Human beings have been thinking about and counting time for thousands of years. The first time-keeping machines used sand, water or the position of the Sun in the sky to mark out the passage of time. These days, we use clocks and watches for telling the time. But however we do it, our measurement of time is based on the movement of our planet Earth in relation to the Sun.

# Mathematics

## How much money is there in the world?

Money makes the world go round, as they say, and billions of people use it every day. Most of us think of money as coins and notes that we can swap or exchange for goods and services. But if we think of money as being ‘wealth’, then that would include all the things we have that are of value – like houses, businesses, savings accounts, stocks and shares, and other resources – as well as the cash (the notes and coins) in our pockets.

So, have you ever wondered how much money there is in the world? Is it even possible to count it all? And how far would it go? It’s a question that’s tricky to answer but let’s have a go and see if we can work it out…

## What’s an algorithm?

My 7-year-old has been learning about computer programming at school. The teacher has been teaching them about algorithms by getting the children to write instructions for making jam sandwiches. Most delicious!

So, what is an algorithm? And why do computers use them?

## Can you have backwards numbers?

Numbers are useful for counting and measuring things. We use them all the time, even when we’re not thinking about maths. For example, I use them every day, for telling the time, cooking, exercising and driving my car.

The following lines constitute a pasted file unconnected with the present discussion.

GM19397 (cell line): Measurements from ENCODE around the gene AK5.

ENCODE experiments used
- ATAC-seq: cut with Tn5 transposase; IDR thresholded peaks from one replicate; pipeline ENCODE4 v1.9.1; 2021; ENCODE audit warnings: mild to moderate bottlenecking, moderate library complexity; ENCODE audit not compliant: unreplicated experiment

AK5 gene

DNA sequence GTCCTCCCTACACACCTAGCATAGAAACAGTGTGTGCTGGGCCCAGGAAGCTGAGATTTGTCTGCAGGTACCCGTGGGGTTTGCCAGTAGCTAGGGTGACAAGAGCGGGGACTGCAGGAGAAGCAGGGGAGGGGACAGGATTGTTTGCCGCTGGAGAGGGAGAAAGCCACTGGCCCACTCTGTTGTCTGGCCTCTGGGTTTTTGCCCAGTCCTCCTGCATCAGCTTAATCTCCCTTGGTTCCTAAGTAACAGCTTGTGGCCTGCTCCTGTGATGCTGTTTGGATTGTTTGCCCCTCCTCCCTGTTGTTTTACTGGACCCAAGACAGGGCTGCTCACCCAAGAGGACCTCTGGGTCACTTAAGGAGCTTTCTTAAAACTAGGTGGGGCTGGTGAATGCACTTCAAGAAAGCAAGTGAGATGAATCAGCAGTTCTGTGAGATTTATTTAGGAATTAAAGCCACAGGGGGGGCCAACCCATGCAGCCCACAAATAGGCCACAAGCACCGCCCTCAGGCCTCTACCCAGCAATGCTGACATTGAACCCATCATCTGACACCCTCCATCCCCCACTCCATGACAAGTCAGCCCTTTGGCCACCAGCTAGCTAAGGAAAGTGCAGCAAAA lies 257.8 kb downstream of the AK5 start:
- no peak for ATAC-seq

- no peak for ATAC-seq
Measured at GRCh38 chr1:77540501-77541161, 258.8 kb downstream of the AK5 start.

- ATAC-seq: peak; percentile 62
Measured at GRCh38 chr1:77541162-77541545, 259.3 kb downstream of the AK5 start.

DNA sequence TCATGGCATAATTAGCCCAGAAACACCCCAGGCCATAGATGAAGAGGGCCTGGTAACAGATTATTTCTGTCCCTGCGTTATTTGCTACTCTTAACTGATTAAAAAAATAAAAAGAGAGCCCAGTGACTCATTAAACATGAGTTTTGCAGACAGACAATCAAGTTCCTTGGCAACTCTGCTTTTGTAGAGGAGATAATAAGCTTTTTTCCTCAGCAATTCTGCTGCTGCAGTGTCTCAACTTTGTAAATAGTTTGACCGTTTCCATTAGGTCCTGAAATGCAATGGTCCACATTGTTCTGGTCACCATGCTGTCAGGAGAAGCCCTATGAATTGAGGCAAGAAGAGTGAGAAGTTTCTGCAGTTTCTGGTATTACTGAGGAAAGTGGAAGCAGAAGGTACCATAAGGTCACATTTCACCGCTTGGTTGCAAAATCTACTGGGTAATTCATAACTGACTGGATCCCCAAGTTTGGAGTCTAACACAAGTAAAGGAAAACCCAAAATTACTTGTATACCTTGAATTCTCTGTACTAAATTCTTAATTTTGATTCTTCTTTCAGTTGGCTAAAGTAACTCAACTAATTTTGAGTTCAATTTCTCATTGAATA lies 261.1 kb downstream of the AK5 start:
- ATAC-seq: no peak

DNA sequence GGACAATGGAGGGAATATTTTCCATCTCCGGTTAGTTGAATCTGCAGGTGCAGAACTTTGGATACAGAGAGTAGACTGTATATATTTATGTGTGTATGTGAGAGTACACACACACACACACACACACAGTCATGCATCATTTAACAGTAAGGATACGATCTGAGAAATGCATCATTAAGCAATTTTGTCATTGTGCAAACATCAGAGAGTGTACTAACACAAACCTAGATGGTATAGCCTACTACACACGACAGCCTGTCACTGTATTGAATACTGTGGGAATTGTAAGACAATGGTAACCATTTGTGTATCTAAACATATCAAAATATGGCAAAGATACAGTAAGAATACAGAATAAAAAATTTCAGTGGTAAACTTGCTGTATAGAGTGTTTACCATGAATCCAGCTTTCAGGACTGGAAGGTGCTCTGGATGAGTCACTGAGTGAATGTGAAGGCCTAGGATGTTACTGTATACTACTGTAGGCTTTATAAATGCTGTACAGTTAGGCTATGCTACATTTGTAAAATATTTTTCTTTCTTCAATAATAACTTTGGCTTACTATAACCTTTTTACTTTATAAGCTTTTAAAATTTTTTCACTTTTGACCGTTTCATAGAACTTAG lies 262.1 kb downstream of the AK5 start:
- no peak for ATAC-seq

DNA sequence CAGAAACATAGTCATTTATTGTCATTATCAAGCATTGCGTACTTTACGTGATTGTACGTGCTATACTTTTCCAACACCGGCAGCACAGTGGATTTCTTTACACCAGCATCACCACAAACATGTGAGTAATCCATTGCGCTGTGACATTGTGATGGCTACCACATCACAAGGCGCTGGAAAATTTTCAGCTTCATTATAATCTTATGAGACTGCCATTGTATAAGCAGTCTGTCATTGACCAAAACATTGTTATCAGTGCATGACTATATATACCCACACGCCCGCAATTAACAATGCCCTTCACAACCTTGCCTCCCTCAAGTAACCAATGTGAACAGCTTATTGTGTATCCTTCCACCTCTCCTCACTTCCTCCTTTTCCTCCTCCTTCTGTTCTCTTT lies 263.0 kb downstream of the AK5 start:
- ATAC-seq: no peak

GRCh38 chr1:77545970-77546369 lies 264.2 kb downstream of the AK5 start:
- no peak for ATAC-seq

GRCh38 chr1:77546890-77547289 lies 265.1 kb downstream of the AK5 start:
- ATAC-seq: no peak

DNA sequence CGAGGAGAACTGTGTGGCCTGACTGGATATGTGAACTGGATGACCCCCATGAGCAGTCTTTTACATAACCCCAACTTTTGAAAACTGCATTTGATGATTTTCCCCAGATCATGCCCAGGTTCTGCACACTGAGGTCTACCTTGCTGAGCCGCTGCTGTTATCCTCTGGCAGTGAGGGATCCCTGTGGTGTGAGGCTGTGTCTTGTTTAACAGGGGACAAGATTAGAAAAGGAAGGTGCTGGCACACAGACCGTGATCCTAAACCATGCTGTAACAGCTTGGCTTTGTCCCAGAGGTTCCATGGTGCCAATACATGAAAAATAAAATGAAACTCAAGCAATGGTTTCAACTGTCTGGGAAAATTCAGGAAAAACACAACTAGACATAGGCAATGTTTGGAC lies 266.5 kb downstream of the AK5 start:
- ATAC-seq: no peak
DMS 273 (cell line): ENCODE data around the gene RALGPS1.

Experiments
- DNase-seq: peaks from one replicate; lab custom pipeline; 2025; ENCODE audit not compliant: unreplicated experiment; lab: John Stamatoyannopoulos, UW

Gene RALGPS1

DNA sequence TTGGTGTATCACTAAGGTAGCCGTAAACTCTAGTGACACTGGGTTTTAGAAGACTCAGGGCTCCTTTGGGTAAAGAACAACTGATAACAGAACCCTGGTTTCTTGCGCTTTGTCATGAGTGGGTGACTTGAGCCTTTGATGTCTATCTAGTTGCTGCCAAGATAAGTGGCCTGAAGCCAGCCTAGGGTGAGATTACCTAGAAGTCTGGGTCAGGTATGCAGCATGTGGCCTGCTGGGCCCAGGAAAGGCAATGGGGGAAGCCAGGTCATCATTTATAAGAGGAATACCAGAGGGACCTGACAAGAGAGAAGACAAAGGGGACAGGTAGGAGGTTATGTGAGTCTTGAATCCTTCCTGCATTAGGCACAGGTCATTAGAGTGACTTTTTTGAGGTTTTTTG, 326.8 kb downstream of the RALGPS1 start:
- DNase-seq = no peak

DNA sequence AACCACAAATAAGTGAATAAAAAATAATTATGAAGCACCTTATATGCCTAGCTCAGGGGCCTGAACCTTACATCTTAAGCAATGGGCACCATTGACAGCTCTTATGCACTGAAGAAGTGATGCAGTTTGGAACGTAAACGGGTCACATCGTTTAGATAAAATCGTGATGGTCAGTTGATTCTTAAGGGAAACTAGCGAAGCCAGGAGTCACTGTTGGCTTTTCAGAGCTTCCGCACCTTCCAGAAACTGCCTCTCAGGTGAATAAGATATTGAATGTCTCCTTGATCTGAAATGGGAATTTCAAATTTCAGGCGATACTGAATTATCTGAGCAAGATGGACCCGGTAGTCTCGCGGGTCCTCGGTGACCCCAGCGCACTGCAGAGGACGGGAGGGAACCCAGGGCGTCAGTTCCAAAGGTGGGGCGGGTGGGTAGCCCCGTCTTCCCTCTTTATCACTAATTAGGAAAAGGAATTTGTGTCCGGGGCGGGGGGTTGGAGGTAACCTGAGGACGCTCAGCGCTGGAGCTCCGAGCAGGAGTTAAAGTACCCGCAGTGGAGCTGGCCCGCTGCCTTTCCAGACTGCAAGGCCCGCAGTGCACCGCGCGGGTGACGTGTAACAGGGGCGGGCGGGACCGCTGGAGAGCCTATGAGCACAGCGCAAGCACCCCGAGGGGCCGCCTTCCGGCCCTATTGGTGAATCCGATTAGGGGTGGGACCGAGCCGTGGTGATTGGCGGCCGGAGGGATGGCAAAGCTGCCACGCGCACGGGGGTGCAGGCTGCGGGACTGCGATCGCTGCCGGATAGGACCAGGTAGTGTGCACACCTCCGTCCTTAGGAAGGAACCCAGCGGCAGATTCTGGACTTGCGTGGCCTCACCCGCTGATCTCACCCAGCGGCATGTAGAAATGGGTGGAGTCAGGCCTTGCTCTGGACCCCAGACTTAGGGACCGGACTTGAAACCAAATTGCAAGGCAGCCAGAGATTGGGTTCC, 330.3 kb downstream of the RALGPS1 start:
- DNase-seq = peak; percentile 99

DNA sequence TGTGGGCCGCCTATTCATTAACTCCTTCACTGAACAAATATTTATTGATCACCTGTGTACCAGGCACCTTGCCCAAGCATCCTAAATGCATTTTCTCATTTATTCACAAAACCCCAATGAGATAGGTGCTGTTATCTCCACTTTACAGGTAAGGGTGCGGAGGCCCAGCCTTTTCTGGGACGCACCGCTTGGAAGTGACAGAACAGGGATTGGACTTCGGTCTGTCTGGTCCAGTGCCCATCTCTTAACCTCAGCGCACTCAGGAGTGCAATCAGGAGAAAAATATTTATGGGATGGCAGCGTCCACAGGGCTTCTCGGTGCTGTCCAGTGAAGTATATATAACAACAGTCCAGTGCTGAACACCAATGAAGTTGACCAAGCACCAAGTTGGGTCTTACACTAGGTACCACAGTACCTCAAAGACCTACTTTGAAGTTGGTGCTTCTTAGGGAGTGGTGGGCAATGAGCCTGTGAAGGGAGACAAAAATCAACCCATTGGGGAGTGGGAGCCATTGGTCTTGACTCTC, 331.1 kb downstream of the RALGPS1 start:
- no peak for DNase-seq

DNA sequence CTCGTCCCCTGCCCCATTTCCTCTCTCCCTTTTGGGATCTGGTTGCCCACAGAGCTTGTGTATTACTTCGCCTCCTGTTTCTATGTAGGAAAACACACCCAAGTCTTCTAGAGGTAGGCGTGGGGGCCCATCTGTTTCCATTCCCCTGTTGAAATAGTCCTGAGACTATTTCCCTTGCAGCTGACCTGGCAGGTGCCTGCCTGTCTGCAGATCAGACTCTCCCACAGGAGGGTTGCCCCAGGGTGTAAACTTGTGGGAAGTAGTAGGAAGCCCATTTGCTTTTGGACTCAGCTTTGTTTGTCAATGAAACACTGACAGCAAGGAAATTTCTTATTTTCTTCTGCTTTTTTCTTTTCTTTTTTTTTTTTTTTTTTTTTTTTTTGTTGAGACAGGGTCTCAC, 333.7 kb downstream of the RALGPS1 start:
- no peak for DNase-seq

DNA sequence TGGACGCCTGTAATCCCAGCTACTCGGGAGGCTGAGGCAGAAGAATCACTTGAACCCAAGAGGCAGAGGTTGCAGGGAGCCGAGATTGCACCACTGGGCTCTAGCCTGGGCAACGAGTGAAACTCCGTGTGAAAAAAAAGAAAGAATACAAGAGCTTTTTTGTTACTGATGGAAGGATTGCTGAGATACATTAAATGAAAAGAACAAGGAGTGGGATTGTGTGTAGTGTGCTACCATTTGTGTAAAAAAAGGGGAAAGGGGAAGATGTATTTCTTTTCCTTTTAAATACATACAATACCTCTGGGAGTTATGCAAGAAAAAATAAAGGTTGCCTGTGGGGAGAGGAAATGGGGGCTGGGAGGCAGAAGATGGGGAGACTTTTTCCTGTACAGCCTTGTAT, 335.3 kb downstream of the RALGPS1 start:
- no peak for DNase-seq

Normally when we count, we start at zero and count upwards in whole numbers: one, two, three, and so on… But what happens if we count down from a bigger number – do we have to stop when we get back to zero?

## How long would it take a cheetah to run around the world?

Cheetahs are big cats that live in Africa, Asia, India and the Middle East. They can run super-fast to catch their prey when they are hunting for food. But running at top-speed is very tiring, so cheetahs only do it for short periods of time.

My 6-year-old wondered, what if a cheetah *could* run at its top-speed without getting tired…? How long would it take the cat to run all the way around the world?

Let’s do the maths and find out!

## What is the biggest number?

A while ago, I was playing a number game with my daughter. We took turns to think of bigger and bigger numbers. She started with a thousand; I said a million. But what, she wanted to know, is the biggest number?

## What is a lifetime supply of melon?

The answer to this question is a fairly simple maths calculation. Since my daughter’s favourite type of melon is a canteloupe, I’ve tried to work out what a lifetime supply of canteloupe melon might be: